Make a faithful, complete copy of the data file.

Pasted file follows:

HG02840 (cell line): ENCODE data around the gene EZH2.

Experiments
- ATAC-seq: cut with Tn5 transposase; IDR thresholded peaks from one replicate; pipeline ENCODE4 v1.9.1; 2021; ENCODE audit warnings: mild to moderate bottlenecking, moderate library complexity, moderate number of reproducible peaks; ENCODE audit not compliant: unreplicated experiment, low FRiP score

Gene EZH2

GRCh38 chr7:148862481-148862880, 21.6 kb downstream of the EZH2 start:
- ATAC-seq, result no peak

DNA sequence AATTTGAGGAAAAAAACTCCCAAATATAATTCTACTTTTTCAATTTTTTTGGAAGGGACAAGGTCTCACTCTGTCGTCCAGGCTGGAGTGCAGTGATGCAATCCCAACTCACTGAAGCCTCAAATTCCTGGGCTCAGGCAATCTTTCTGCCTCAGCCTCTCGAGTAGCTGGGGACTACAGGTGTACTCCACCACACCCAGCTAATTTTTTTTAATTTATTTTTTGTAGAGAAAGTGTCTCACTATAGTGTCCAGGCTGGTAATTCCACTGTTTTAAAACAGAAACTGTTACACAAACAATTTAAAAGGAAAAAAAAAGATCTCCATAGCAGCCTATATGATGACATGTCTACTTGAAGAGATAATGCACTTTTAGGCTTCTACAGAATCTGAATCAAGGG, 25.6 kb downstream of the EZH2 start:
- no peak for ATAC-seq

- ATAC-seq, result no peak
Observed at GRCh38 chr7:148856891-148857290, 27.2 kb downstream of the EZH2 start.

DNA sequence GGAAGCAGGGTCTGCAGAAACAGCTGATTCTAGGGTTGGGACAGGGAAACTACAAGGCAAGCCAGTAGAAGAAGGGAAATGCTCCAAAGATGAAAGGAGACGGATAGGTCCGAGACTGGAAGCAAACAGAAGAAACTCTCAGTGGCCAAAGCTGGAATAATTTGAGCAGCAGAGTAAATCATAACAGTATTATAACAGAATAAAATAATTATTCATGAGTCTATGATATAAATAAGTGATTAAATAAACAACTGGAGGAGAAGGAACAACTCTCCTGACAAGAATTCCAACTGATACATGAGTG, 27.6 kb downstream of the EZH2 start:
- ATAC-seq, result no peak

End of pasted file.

HG02840 (cell line): ENCODE data around the gene EZH2.

Experiments
- ATAC-seq: cut with Tn5 transposase; IDR thresholded peaks from one replicate; pipeline ENCODE4 v1.9.1; 2021; ENCODE audit warnings: mild to moderate bottlenecking, moderate library complexity, moderate number of reproducible peaks; ENCODE audit not compliant: unreplicated experiment, low FRiP score

Gene EZH2

GRCh38 chr7:148862481-148862880, 21.6 kb downstream of the EZH2 start:
- ATAC-seq, result no peak

DNA sequence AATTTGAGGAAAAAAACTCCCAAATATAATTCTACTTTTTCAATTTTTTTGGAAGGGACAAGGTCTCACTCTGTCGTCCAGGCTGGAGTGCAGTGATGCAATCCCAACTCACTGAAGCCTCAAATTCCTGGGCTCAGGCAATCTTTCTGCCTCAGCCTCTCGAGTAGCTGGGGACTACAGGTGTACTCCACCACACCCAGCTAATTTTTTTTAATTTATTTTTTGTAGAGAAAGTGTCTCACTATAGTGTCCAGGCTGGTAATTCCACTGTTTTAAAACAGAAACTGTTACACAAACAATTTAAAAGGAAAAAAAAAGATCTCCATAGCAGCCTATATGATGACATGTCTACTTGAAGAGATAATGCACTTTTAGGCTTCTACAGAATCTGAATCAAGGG, 25.6 kb downstream of the EZH2 start:
- no peak for ATAC-seq

- ATAC-seq, result no peak
Observed at GRCh38 chr7:148856891-148857290, 27.2 kb downstream of the EZH2 start.

DNA sequence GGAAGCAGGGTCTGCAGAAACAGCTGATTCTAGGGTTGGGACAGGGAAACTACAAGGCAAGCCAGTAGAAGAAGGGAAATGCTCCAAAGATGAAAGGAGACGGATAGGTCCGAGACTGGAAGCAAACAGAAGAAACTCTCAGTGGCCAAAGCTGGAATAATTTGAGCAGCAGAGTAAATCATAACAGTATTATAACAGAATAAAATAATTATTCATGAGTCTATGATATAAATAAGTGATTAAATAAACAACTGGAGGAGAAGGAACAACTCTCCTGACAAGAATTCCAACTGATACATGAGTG, 27.6 kb downstream of the EZH2 start:
- ATAC-seq, result no peak